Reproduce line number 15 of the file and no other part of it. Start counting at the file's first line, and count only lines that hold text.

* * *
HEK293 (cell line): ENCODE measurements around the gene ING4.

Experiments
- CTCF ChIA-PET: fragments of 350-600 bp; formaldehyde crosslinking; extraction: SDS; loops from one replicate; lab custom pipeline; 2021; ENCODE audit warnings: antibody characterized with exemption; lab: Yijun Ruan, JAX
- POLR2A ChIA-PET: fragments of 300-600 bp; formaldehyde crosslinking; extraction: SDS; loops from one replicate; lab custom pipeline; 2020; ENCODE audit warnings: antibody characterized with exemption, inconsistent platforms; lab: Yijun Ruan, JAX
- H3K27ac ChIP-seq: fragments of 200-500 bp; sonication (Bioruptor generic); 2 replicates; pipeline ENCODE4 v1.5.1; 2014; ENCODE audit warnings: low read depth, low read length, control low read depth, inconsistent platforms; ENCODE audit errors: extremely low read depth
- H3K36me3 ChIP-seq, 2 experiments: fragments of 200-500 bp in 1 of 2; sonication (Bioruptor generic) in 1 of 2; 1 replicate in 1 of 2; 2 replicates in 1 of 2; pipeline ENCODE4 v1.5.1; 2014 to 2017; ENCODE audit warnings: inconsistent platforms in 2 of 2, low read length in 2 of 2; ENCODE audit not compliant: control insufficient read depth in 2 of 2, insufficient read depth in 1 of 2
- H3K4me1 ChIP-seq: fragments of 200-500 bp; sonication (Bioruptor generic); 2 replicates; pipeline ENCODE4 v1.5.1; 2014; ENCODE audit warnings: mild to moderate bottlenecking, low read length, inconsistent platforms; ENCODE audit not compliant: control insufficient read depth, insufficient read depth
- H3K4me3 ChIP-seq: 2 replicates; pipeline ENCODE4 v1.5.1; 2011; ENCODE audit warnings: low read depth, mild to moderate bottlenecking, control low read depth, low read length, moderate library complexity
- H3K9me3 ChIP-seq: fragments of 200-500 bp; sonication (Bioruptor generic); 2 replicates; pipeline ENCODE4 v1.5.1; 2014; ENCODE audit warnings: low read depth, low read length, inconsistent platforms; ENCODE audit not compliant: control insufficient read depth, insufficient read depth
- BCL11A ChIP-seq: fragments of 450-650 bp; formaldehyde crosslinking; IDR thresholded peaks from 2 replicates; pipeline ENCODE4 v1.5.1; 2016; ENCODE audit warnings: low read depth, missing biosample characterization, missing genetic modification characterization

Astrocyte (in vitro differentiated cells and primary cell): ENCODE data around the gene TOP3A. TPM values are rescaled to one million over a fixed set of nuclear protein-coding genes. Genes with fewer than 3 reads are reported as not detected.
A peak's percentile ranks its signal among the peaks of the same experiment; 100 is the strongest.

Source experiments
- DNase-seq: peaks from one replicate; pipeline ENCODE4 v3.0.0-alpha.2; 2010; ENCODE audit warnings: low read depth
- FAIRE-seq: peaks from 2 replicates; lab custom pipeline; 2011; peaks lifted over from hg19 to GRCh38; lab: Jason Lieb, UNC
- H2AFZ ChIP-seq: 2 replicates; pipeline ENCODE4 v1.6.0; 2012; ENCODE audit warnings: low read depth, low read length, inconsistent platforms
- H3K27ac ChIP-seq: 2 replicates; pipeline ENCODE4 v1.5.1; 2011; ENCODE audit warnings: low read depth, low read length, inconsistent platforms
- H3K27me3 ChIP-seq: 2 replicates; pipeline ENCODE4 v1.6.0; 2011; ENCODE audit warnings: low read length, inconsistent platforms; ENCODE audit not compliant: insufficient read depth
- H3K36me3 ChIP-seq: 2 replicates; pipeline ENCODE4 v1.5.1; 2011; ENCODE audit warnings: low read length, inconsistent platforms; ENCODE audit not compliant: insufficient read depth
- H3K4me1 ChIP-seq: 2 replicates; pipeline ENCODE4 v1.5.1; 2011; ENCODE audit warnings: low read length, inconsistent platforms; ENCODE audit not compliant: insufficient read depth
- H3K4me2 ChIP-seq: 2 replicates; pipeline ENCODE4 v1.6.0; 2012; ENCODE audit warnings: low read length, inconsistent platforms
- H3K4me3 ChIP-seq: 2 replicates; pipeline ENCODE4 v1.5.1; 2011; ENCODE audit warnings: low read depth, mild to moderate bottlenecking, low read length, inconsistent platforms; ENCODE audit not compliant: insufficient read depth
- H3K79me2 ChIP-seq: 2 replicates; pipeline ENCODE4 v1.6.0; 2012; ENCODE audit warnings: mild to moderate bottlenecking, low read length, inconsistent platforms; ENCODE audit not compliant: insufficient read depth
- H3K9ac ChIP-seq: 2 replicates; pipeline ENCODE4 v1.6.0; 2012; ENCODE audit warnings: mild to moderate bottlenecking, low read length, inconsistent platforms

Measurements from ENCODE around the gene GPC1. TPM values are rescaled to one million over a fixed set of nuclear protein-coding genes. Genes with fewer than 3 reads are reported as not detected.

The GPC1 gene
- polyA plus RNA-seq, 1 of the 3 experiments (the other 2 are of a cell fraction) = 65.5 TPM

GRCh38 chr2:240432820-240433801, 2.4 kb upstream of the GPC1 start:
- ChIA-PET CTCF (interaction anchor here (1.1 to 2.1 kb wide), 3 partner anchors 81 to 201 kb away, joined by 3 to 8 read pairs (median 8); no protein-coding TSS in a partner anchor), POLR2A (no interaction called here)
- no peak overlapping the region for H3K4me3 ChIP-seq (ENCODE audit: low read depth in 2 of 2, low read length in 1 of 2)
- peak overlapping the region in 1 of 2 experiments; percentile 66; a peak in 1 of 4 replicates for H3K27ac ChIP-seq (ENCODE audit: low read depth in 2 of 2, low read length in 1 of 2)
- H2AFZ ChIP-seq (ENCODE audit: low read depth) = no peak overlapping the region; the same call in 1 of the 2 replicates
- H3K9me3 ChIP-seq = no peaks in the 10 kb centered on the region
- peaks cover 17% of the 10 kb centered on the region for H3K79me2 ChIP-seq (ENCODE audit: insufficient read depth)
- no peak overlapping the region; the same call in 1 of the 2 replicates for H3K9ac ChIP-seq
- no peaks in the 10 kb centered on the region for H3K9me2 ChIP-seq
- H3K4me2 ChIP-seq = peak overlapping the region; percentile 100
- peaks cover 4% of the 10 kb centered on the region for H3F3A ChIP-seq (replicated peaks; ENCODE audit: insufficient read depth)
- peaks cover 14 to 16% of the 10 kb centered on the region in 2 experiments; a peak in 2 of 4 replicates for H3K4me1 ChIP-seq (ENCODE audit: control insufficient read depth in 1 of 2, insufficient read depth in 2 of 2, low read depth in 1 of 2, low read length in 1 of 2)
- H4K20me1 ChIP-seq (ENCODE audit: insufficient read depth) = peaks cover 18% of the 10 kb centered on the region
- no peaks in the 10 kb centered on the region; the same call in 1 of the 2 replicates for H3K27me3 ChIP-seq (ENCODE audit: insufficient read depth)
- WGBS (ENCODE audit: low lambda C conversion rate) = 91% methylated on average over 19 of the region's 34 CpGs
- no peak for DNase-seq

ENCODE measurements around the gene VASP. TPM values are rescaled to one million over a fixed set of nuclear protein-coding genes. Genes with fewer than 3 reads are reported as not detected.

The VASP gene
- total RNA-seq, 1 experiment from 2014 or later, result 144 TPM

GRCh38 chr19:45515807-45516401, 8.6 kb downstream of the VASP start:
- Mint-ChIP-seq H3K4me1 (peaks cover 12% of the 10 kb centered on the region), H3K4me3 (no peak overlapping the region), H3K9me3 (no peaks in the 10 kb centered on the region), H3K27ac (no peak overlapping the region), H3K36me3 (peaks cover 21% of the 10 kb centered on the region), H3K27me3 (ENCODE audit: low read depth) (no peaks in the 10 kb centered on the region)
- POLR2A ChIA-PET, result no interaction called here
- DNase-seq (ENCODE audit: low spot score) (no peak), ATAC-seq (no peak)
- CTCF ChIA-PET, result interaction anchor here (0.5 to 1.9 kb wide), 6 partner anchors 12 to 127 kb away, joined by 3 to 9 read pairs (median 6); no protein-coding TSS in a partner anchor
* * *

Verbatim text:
- FAIRE-seq: peaks from 2 replicates; lab custom pipeline; 2011; peaks lifted over from hg19 to GRCh38; lab: Jason Lieb, UNC